The route[edit]

WHW route marker

The path uses many ancient roads, including ancient drovers' roads, military roads dating to the Jacobite uprisings and old coaching routes. It is usually walked from south to north, making it a journey from the Lowlands to the Highlands.[13][3] The route is commonly walked in seven to eight days, although many fitter and more experienced walkers do it in five or six,[13][3] staying overnight in villages along the Way.[8] The route can be covered in considerably less time than this (as of 2020 the record was 13 h 41 m 8 s), but a less hurried progress is the choice of the majority of walkers, allowing for appreciation of the countryside along the Way. Due to the large number of walkers being constrained to a single track, some parts of the Way have become badly eroded. However, a considerable amount of work is undertaken to maintain the route.[citation needed]

A walk along the Way is often broken up into sections or stages, each of which will typically be walked in a day. One pattern of sections, travelling from south to north, is as follows:[10]

West Highland Way
Fort William railway station
Loch Linnhe at Fort William
Ben Nevis
1344 m
4410 ft
Loch Leven
Devil's Staircase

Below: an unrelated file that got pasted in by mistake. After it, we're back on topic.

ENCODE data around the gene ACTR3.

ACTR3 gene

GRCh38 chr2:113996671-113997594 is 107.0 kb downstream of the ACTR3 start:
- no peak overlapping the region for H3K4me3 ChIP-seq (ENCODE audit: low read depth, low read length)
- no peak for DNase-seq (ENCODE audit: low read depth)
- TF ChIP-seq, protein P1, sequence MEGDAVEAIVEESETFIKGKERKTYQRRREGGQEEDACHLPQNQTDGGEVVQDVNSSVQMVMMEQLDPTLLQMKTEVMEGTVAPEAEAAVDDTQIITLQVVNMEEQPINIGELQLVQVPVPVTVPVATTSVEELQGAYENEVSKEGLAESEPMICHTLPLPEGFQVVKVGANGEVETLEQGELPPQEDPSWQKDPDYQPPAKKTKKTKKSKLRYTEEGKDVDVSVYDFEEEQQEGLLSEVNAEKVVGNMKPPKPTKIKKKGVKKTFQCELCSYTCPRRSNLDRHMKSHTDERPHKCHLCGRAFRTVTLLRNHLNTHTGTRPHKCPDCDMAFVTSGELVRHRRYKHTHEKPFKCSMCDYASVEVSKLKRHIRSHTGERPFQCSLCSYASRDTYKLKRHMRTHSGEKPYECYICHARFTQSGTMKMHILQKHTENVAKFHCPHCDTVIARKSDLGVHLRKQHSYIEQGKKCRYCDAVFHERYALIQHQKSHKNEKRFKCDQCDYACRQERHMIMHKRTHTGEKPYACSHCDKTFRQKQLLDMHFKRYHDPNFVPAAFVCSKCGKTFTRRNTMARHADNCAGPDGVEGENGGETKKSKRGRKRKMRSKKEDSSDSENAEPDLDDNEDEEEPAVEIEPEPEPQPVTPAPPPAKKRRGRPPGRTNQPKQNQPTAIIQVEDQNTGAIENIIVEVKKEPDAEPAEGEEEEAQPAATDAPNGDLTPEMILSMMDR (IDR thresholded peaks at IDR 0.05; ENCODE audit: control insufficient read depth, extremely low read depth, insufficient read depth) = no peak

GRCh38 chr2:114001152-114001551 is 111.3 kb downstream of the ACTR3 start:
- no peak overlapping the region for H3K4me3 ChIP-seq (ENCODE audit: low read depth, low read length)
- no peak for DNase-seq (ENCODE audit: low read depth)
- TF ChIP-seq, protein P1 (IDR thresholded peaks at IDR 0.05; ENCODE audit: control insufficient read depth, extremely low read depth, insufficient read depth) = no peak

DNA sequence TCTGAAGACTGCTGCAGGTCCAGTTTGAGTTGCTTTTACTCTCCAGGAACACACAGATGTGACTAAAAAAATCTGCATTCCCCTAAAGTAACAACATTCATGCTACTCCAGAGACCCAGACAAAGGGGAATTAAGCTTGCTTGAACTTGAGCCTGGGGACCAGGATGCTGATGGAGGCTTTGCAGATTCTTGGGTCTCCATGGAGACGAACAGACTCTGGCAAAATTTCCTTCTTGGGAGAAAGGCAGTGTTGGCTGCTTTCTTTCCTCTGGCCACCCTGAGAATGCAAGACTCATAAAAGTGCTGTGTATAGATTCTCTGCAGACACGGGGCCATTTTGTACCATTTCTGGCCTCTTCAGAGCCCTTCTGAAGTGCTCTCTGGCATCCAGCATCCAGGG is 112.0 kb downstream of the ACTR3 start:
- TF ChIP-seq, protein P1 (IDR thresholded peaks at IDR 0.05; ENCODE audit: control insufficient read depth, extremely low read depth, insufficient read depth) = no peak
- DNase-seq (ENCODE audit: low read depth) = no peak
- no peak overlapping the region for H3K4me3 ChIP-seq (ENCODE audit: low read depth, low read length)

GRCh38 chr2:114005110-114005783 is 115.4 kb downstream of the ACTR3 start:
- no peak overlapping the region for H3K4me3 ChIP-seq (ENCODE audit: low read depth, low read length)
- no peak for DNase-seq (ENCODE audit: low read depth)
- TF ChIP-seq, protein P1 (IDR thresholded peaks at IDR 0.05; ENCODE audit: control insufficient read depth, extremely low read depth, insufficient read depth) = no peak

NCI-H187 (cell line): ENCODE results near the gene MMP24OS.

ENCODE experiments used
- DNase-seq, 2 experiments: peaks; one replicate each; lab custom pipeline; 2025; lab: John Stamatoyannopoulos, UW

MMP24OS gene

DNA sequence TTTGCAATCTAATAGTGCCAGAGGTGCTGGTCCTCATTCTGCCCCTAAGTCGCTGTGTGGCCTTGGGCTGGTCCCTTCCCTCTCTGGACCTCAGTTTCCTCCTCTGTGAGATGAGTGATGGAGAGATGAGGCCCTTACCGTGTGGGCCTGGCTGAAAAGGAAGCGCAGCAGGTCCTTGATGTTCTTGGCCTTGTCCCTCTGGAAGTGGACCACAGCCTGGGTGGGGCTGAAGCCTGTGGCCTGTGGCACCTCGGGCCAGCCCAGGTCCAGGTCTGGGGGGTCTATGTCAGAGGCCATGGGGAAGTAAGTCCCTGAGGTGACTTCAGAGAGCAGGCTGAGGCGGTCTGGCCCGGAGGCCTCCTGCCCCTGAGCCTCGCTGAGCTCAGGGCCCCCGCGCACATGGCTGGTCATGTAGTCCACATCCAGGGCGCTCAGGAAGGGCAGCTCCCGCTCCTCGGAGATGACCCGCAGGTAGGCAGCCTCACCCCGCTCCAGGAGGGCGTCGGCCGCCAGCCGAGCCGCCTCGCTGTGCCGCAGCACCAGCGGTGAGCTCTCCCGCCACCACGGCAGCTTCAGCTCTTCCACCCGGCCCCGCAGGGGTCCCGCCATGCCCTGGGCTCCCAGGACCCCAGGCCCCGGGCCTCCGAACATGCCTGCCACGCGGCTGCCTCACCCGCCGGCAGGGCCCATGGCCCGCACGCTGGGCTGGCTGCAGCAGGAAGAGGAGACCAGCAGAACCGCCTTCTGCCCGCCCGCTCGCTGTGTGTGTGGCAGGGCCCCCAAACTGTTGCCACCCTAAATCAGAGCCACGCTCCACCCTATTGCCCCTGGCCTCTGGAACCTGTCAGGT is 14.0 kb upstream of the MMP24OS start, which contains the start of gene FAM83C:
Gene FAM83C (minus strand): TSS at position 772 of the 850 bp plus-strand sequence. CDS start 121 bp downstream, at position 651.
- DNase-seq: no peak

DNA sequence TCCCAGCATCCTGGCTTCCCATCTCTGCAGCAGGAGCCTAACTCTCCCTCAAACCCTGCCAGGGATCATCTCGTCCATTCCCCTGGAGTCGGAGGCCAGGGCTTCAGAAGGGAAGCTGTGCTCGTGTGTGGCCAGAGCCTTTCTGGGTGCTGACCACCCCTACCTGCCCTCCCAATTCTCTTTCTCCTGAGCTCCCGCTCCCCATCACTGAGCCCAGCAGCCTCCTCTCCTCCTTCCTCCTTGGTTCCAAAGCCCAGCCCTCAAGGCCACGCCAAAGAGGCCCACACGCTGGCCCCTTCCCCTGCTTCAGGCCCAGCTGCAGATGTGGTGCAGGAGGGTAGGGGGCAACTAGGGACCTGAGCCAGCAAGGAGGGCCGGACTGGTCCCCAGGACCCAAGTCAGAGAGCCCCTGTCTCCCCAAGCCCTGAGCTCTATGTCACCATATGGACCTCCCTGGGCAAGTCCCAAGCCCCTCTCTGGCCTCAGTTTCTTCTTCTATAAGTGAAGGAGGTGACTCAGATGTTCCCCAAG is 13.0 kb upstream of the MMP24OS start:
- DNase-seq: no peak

Buachaille Etive Mor
1022 m
3350 ft
River Etive at Kingshouse
Rannoch Moor
Inveroran and Loch Tulla
Bridge of Orchy railway station
Bridge of Orchy
Beinn Dorain
1076 m
3530 ft
Upper Tyndrum railway station
Crianlarich railway station
River Falloch
Loch Lomond at Ardleish
Ben Lomond
974 m
3200 ft
Loch Lomond at Balmaha
Conic Hill
Garadhban Forest
Glengoyne Distillery
Allander Water │ Craigallian Loch
Milngavie railway station

Milngavie to Drymen[edit]

The path officially starts in the centre of Milngavie, a town on the northern fringe of the conurbation of Glasgow. A granite obelisk is located a short distance from Milngavie railway station. Heading north, the path passes Mugdock Castle and Mugdock Country Park before emerging into open countryside, and the Campsie Fells can be seen.[15] By the west side of Craigallian loch the path passes a small monument to commemorate The Craigallian Fire, an important historical symbol for outdoor activities in Scotland.[16] As the Way approaches the Campsies by the piece of ground known as Tinkers Loan, there is an opportunity to explore adjacent hills such as Dumgoyne (grid reference NS541837; 427 m or 1,401 ft) or the small but heavily wooded Dumgoyach (NS531810; 108 m or 354 ft). Finally the Way reaches the village of Drymen.

This section is about 19 km (12 miles) long:[10]

Drymen to Balmaha[edit]

After leaving Drymen the path enters Garadhban Forest before reaching the first major summit of the route, the 361-metre (1,184 ft) Conic Hill ,[17] a site of special scientific interest lying on the Highland Boundary Fault.[18] The main route goes over the summit, but an alternative "bad weather" route via Milton of Buchanan allows walkers to avoid the ascent to the summit. The village of Balmaha on the eastern shore of Loch Lomond is the next settlement reached.[17]